Synopsis: In 19th-century France, Jean Valjean, who for decades has been hunted by the ruthless policeman Javert after he breaks parole, agrees to care for factory worker Fantine’s daughter, Cosette. The fateful decision changes their lives forever.
Stars: Hugh Jackman, Russell Crowe, Anne Hathaway, Amanda Seyfried, Eddie Redmayne, Aaron Tveit, Samantha Barks, Helena Bonham Carter, Sacha Baron Cohen
Director: Tom Hooper
Running Length: 157 minutes
Trailer Review: Here
TMMM Score: (8.5/10)
Review: Fair Warning Note: It’s next to impossible to give any kind of review of Les Misérables without mentioning a few key moments that some may consider spoilers. I don’t think I’ll be saying anything you aren’t well aware of, but just in case…
In the early 90’s, producer Cameron Mackintosh attempted to get a movie version of his international mega-hit Les Misérables off the ground but with musicals still considered out of fashion it was not to be. In 1998 a highly underrated non-musical adaptation of Victor Hugo’s epic tale was released starring Liam Neeson, Geoffrey Rush, Uma Thurman, and Claire Danes. As musicals started coming back into fashion, interest was raised again in this tale of redemption and sacrifice set around the time of the French Revolution.
Still, it wasn’t until newly minted Oscar winner Hooper (The King’s Speech) gave the property some attention that Mackintosh finally saw his pet project get the film treatment he had long sought. Was it worth the wait for fans of the musical like myself? Well, having seen Les Misérables countless times on tour, in London, and locally I can say that this fan left the theater satisfied and red-eyed from a finale that ate up my supply of tissues.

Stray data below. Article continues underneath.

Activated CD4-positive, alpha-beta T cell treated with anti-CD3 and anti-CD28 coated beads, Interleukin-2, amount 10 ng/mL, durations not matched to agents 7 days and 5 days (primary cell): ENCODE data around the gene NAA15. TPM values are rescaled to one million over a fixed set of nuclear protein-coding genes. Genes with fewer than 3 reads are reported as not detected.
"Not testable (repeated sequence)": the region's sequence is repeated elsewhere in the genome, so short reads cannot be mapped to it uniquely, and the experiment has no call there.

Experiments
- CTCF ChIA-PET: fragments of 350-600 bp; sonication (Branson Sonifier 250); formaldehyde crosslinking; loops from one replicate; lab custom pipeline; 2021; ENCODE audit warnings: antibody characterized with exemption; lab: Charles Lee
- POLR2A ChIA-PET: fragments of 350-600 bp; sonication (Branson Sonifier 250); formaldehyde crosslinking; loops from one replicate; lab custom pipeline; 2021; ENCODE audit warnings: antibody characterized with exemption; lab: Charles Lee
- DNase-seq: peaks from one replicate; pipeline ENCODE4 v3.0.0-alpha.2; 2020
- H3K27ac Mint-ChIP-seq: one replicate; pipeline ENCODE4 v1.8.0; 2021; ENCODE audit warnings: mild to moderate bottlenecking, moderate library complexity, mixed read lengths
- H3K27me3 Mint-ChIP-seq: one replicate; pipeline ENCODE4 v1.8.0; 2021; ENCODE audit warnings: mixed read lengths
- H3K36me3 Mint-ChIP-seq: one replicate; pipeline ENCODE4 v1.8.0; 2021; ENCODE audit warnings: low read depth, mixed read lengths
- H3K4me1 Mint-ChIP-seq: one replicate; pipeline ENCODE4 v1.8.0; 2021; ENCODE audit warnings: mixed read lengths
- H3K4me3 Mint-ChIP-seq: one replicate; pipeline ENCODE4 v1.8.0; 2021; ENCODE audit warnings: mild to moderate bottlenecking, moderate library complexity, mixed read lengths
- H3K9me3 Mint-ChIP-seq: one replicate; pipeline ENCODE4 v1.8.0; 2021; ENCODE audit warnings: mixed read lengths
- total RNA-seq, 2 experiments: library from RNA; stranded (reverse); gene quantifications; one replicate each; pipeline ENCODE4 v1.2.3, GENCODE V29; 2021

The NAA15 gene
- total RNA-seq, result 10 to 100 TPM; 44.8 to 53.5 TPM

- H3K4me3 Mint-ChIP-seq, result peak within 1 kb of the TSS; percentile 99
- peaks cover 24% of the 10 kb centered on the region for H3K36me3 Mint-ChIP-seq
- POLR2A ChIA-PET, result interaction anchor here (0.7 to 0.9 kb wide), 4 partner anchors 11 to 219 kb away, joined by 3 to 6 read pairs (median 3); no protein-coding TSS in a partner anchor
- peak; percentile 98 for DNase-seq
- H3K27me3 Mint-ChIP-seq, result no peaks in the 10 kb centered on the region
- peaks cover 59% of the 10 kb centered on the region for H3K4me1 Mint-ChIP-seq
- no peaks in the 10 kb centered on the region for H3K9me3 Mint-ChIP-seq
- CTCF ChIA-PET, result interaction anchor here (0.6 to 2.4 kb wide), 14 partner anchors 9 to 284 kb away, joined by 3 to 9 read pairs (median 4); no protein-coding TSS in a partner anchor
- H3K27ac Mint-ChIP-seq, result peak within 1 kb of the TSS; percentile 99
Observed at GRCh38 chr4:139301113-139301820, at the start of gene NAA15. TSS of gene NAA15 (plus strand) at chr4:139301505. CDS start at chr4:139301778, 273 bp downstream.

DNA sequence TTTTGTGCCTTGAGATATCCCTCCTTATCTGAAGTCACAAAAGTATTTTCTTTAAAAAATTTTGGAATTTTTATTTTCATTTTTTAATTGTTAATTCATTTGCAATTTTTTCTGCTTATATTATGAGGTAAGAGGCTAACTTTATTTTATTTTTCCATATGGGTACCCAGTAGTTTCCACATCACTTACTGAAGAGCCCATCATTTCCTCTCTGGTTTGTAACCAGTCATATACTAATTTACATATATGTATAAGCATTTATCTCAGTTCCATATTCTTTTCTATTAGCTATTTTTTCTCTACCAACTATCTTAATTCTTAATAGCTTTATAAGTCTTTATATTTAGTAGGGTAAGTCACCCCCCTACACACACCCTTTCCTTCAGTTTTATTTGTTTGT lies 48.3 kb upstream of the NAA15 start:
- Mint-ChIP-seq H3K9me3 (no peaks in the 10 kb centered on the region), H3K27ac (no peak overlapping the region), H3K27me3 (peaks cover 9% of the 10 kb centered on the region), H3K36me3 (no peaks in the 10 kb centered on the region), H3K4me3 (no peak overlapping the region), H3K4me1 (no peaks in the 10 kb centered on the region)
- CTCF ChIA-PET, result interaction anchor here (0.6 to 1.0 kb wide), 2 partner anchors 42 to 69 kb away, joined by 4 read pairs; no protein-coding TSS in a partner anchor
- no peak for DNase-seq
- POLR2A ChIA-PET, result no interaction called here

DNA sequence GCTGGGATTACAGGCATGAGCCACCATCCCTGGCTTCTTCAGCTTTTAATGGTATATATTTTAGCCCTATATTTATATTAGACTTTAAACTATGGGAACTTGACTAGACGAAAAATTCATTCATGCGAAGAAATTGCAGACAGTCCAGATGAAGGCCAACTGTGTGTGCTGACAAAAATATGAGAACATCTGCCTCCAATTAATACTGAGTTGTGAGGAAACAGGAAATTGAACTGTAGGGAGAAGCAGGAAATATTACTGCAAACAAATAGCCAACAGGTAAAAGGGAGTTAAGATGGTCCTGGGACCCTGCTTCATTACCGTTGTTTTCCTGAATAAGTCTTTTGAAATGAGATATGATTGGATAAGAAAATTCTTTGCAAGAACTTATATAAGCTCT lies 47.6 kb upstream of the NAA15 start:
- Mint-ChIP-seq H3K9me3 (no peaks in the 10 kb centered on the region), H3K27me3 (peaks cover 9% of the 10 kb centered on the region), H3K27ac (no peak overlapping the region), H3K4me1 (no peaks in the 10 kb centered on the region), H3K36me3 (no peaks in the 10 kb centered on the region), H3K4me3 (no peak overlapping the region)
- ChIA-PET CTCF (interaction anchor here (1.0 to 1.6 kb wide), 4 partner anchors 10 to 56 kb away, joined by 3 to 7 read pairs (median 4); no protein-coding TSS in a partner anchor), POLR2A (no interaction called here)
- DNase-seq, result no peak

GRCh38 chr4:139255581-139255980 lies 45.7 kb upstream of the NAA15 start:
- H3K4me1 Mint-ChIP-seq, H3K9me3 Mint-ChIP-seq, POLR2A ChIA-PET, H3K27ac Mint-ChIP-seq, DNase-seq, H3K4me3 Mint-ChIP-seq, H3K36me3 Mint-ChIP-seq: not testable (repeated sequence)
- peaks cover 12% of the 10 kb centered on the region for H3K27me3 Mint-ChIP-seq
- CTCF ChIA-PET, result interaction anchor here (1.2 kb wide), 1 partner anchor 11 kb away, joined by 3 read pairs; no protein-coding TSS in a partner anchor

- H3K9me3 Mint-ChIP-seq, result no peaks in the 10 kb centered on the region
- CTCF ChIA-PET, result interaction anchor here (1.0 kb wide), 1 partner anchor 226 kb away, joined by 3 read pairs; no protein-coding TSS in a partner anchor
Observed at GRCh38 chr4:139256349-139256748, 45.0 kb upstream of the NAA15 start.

If you’ve read anything about the production of this musical, you’ll know that Hooper asked his actors to sing live to avoid the lyp-synching done in most films. On paper, this sounds like a great idea and for the most part I thought it succeeded. Would I have liked some of the actors to have a stronger delivery of the difficult material and a fuller sound? Maybe. On the other hand, I wouldn’t have sacrificed some excellent and immediate performances that spring out of this technique just to smooth out some rough vocal patches.
Author Hugo weaved multiple characters over many years in his lengthy novel and a true plot synopsis would take up too much space here. What you should know is that this is a story centered on Jean Valjean (Jackman), a convict who breaks his parole when he realizes that his future is already laid out before him. Turned away for work and denied even a place to sleep, it’s the kindness shown by a bishop (original London/Broadway Jean Valjean Colm Wilkinson) that changes the course of his life.
Jumping forward in time, Valjean is now a mayor and business owner. A chance encounter with his former prison guard Javert (Crowe) and dying factory worker Fantine (Hathaway) again alters his path as he takes charge of Fantine’s young daughter Cosette and disappears from Javert’s sight again. The final act is played out in the streets of Paris where convict and pursuer meet again in the midst of a bloody battle for freedom by students and unhappy citizens.
Jackman throws every inch of himself into the role, starting the picture with a bruised and battered appearance that wouldn’t be out of place at the end of a horror movie. Gaunt and wide-eyed, he is desperate to gain true freedom at any cost. Vocally, Jackman is more than up to the challenge of Jean Valjean and he confidently navigates the high (notes) and lows of the character. My only nitpick with Jackman is that he only seems to be able to sing at one volume…loud. Anything less than that is spoken or colored with more intensity that a softer song needs. “Bring Him Home” has always been a quiet battlefield ballad and Jackman sings it so loudly to a sleeping Marius (Redmayne) that I half expected the slumbering chap to open one eye to let us know he was really awake.